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Know Your Air Brakes

8th April 1966, Page 44
8th April 1966
Page 44
Page 44, 8th April 1966 — Know Your Air Brakes
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Part 5—The Separate Unloader Valve

have discussed the compressor mounted unloader valve and indicated how it is arranged that a steady pressure can be maintained in the reservoir without overload. Another method of governing and unloading is where the valve is either tank or chassis mounted, but again in the line between compressor and tank.

Although the operating features are very similar to the compressor-mounted valve, there is one notable difference—that is, surplus air is exhausted to atmosphere. This unloader valve can be described as follows: The body is a single casting, the governor valve and its adjuster screw forming a threaded assembly in the top of the casting. The screwed adapter and the inlet port from the compressor comes in midway at the side, with the delivery port opposite. The exhaust valve assembly and the vent to atmosphere are at the base of the casting.

Air arriving at the inlet port from the compressor passes through the filter just inside the screwed adapter and travels across the body to the non-return valve positioned in the delivery port adapter. Pressure on this valve overcomes the valve spring, the air then passing straight out of the delivery port to the reservoir.

Above this non-return valve is mounted the governor ball valve, which has a top and bottom seating and a small vent to atmosphere at the side. Therefore the chamber of the governor valve is at atmospheric pressure the whole time the ball valve is held on the bottom seating by its compression spring above. A small drilled passage from the head of the centrally positioned unloader valve communicates with the governor valve chamber. Therefore the head of the unloader valve chamber is also at atmospheric pressure with the ball on the bottom seating.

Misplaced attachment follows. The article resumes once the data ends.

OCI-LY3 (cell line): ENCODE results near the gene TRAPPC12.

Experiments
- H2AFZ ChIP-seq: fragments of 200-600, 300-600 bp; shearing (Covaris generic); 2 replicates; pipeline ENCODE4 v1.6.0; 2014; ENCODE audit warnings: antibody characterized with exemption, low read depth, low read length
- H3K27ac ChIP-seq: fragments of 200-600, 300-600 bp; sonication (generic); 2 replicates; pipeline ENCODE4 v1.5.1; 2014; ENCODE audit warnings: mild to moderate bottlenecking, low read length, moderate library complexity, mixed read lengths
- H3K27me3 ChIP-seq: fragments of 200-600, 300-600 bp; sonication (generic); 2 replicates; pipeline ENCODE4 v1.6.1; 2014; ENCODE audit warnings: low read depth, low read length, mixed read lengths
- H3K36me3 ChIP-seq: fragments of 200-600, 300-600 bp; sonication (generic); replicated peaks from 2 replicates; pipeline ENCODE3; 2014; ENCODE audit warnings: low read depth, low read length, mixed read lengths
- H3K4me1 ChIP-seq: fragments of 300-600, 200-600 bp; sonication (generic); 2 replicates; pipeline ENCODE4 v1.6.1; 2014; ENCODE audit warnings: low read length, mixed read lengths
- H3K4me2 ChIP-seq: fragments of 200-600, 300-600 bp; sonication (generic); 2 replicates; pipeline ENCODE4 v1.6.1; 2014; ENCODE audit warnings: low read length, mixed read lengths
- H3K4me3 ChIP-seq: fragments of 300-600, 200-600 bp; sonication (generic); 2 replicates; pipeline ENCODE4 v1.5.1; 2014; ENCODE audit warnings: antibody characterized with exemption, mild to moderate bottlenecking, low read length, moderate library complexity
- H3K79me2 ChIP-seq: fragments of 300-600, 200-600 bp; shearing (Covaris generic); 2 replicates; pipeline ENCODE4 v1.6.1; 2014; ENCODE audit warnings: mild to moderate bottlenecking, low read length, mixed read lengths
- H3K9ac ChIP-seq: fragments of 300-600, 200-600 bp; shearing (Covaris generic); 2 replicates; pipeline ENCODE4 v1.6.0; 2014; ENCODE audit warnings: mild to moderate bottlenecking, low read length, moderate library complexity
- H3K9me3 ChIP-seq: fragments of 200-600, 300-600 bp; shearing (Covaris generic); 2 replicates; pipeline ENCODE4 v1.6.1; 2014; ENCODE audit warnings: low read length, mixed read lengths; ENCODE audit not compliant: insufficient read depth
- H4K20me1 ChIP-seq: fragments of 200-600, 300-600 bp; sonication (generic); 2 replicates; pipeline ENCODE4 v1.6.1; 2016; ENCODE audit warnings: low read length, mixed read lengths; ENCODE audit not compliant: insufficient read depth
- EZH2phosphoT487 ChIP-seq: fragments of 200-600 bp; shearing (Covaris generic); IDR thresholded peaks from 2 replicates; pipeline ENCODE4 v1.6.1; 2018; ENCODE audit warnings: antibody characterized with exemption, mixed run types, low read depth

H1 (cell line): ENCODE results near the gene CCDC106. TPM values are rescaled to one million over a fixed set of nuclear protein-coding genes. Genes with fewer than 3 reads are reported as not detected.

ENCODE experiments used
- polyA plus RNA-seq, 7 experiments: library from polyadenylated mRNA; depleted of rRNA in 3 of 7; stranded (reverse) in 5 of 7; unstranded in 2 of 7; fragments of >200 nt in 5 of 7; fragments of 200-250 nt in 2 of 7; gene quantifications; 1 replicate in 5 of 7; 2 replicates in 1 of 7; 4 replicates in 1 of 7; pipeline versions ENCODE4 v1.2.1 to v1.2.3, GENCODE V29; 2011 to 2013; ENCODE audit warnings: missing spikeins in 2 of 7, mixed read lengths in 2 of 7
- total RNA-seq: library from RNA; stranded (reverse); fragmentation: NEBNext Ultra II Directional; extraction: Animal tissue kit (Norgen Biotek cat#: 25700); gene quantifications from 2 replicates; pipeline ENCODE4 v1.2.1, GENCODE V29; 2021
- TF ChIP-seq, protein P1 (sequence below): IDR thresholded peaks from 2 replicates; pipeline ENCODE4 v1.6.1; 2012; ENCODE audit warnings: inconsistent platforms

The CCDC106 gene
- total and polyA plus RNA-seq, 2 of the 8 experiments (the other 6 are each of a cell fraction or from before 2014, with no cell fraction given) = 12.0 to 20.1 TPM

In the operating sequence the governor valve is held on the lower valve seat by its own spring, which means that air pressure from the reservoir is already behind the nonreturn valve and has access to the underside of the ball valve through a small drilled passage connecting the delivery port to the governor ball valve chamber. As the compressor charges the reservoir, and maximum working pressure is reached, the ballvalve spring is overcome, the ball is lifted from the lower seat to the upper one, and the vent to atmosphere is closed. Full pressure is then admitted to the governorvalve chamber and also to the head of the unloader valve via the small drilling.

This pressure at the head of the unloader valve is acting against the exhaust valve spring in the base of the valve and, as the air pressure overcomes the spring pressure, the unloader valve moves down. The exhaust valve, which is actually the other end of the unloader valve spool, moves from its seat and the excess air passes through to atmosphere via a check valve designed to keep dirt from entering the exhaust valve.

The governor valve stays open, with the ball on the upper seat, until the reservoir pressure drops to 90 p.s.i., then as the governor spring regains control the ball moves again to the lower seat, closing off the air pressure and again opening the vent to atmosphere via the open, upper valve seat. At the same time, the air pressure on the head of the unloader valve is exhausted to atmosphere, that valve regains its upper position from the lift of the exhaust valve spring, and the exhaust valve is closed, the air from the compressor once again moving through the non-return valve to the reservoir.


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